Nicholas B. Sullivan
Department of Geology
University of Cincinnati
Cincinnati, Ohio 45221
Starting with a childhood obsession with Dinosaurs, Nicholas B. Sullivan has never wavered from a goal of studying paleontology and geology as a career. In 2010, he received a bachelor’s degree in geological sciences from the State University of New York at Geneseo, where he participated in research on the conodont biostratigraphy and depositional history of Middle Devonian strata in New York and Mongolia. In 2013 he received a master’s degree from the University of Cincinnati where he studied the depositional history and stratigraphic relationships of Silurian strata in the Appalachian Foreland Basin. Following this, he worked at the Wisconsin Geological and Natural History survey and helped establish a conodont biostratigraphy lab. He is currently teaching geology courses at Westminster College in Salt Lake City, Utah. His research interests include conodont biostratigraphy, sequence stratigraphy, the temporal and spatial controls on marine authigenesis, and Paleozoic strata in the northeastern United States.
Mark A. Kleffner
Division of Geological Sciences
School of Earth Sciences
The Ohio State University at Lima
Lima, Ohio 45804
Mark Kleffner has been involved in research on Silurian conodonts and strata since his senior thesis on the Telychian/Sheinwoodian Estill Shale of northern Kentucky and southern Ohio 35 years ago. His current research interests include Ordovician/Silurian and Silurian/Devonian boundary strata and conodonts, Aeronian-Telychian strata and conodonts of the North American Midwestern Arches and Basins region (NAMBA), Salina Group of NAMBA, and development of a multitaxa- and event-based high-resolution Silurian chronostratigraphy. All of Mark’s current stratigraphic studies utilize a combination of conodont and chitinozoan biostratigraphy and 13Ccarb chemostratigraphy. He completed his PhD on Silurian chronostratigraphy and Silurian strata and conodonts of NAMBA at The Ohio State University, and following a year as a Lecturer on the Columbus campus of Ohio State, has been at the Lima campus of Ohio State, where he is the sole member of the School of Earth Sciences.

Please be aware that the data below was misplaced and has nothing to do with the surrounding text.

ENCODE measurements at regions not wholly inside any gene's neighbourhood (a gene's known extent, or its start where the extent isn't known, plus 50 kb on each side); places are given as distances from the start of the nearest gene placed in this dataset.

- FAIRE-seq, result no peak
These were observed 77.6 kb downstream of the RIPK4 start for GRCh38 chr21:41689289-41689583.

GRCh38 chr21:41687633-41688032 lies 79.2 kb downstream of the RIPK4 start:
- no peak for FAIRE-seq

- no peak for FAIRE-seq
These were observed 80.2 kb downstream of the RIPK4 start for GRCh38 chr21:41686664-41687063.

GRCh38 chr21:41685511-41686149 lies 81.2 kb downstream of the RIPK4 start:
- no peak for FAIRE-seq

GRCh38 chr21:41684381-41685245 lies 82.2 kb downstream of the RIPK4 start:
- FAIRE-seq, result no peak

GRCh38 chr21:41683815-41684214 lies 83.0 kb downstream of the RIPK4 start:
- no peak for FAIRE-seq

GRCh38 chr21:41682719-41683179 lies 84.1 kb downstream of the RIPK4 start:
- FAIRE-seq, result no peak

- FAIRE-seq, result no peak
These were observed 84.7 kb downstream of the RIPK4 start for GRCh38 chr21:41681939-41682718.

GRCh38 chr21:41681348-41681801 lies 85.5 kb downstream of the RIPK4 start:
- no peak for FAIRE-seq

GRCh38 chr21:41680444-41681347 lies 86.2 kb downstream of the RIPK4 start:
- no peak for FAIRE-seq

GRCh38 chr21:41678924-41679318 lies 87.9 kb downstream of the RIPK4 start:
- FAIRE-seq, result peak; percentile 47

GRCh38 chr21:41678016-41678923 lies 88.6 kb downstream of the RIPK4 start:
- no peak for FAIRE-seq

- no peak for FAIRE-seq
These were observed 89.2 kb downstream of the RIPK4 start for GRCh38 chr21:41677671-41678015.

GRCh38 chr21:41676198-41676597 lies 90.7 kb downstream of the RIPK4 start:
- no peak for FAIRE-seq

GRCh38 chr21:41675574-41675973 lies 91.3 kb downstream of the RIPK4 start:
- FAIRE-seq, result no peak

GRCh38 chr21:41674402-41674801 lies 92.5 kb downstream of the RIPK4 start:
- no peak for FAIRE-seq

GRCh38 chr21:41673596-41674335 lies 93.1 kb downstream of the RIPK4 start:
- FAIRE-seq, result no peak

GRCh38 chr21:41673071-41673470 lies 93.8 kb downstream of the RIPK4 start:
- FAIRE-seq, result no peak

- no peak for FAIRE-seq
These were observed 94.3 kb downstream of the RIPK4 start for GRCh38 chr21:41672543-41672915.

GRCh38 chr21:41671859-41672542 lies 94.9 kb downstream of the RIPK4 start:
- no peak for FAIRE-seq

Carl Brett earned his Ph.D. at the University of Michigan in 1978, and moved that same year into a faculty position at the University of Rochester. In 1998, he joined the Department of Geology at the University of Cincinnati, where he is currently Professor and Director of Undergraduate Studies. He has spent some four decades researching the paleontology and stratigraphy of the mid Paleozoic strata of eastern North America and elsewhere. He maintains strong interests in taphonomy, paleoecology, evolutionary paleobiology and sequence stratigraphy and is noted for introduction of the concepts of taphofacies, coordinated stasis, echinoderm paleoecology, and the mid Paleozoic predator revolution.
Among the highlights of his career are the receipt the Paleontological Society’s Schuchert Award; his election as a fellow of the Paleontological Society and of the Geological Society of America; his receipt in 2008 of the Digby McClaren Medal for Lifetime Achievement in Stratigraphic Paleontology; and his receipt in 2005 of an Alexander von Humboldt Research Prize. He is the 2012 recipient of the Raymond C. Moore Medal of SEPM for sustained excellence in paleontological research and 2013 recipient of the AAPG’s Grover Murray Outstanding Geological Educator award. Carl has published some 300 peer-reviewed papers, and five edited books, and has supervised more than 50 graduate students.